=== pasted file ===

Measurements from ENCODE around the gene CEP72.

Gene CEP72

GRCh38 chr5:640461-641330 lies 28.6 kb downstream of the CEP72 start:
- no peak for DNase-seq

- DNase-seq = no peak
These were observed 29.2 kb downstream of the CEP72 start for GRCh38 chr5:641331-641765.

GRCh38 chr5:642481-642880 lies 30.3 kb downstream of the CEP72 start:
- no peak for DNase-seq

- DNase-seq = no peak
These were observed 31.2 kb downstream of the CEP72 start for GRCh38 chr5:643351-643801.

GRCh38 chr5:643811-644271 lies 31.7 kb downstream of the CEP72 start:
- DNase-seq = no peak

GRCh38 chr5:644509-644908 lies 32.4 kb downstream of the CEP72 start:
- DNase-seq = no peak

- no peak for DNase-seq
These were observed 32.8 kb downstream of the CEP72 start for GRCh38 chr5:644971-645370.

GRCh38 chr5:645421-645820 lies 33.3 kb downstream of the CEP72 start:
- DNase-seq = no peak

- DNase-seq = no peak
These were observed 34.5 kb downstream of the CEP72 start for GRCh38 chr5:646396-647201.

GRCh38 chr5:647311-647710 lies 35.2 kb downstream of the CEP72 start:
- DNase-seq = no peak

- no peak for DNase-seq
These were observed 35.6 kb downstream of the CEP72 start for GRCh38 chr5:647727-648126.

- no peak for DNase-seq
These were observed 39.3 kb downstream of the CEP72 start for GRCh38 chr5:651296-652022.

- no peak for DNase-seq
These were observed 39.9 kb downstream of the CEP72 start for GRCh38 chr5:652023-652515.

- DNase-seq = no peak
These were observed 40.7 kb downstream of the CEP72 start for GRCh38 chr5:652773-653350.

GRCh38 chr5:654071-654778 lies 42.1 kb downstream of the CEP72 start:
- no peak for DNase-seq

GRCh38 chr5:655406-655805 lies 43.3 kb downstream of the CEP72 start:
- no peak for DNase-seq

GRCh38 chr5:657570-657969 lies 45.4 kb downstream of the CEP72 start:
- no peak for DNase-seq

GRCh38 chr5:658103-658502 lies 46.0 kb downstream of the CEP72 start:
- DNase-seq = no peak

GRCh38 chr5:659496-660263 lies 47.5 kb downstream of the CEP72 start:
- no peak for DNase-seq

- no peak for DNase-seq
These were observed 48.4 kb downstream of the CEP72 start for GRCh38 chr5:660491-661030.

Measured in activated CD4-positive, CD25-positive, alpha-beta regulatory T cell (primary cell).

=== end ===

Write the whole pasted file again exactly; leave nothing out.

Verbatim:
Measurements from ENCODE around the gene CEP72.

Gene CEP72

GRCh38 chr5:640461-641330 lies 28.6 kb downstream of the CEP72 start:
- no peak for DNase-seq

- DNase-seq = no peak
These were observed 29.2 kb downstream of the CEP72 start for GRCh38 chr5:641331-641765.

GRCh38 chr5:642481-642880 lies 30.3 kb downstream of the CEP72 start:
- no peak for DNase-seq

- DNase-seq = no peak
These were observed 31.2 kb downstream of the CEP72 start for GRCh38 chr5:643351-643801.

GRCh38 chr5:643811-644271 lies 31.7 kb downstream of the CEP72 start:
- DNase-seq = no peak

GRCh38 chr5:644509-644908 lies 32.4 kb downstream of the CEP72 start:
- DNase-seq = no peak

- no peak for DNase-seq
These were observed 32.8 kb downstream of the CEP72 start for GRCh38 chr5:644971-645370.

GRCh38 chr5:645421-645820 lies 33.3 kb downstream of the CEP72 start:
- DNase-seq = no peak

- DNase-seq = no peak
These were observed 34.5 kb downstream of the CEP72 start for GRCh38 chr5:646396-647201.

GRCh38 chr5:647311-647710 lies 35.2 kb downstream of the CEP72 start:
- DNase-seq = no peak

- no peak for DNase-seq
These were observed 35.6 kb downstream of the CEP72 start for GRCh38 chr5:647727-648126.

- no peak for DNase-seq
These were observed 39.3 kb downstream of the CEP72 start for GRCh38 chr5:651296-652022.

- no peak for DNase-seq
These were observed 39.9 kb downstream of the CEP72 start for GRCh38 chr5:652023-652515.

- DNase-seq = no peak
These were observed 40.7 kb downstream of the CEP72 start for GRCh38 chr5:652773-653350.

GRCh38 chr5:654071-654778 lies 42.1 kb downstream of the CEP72 start:
- no peak for DNase-seq

GRCh38 chr5:655406-655805 lies 43.3 kb downstream of the CEP72 start:
- no peak for DNase-seq

GRCh38 chr5:657570-657969 lies 45.4 kb downstream of the CEP72 start:
- no peak for DNase-seq

GRCh38 chr5:658103-658502 lies 46.0 kb downstream of the CEP72 start:
- DNase-seq = no peak

GRCh38 chr5:659496-660263 lies 47.5 kb downstream of the CEP72 start:
- no peak for DNase-seq

- no peak for DNase-seq
These were observed 48.4 kb downstream of the CEP72 start for GRCh38 chr5:660491-661030.

Measured in activated CD4-positive, CD25-positive, alpha-beta regulatory T cell (primary cell).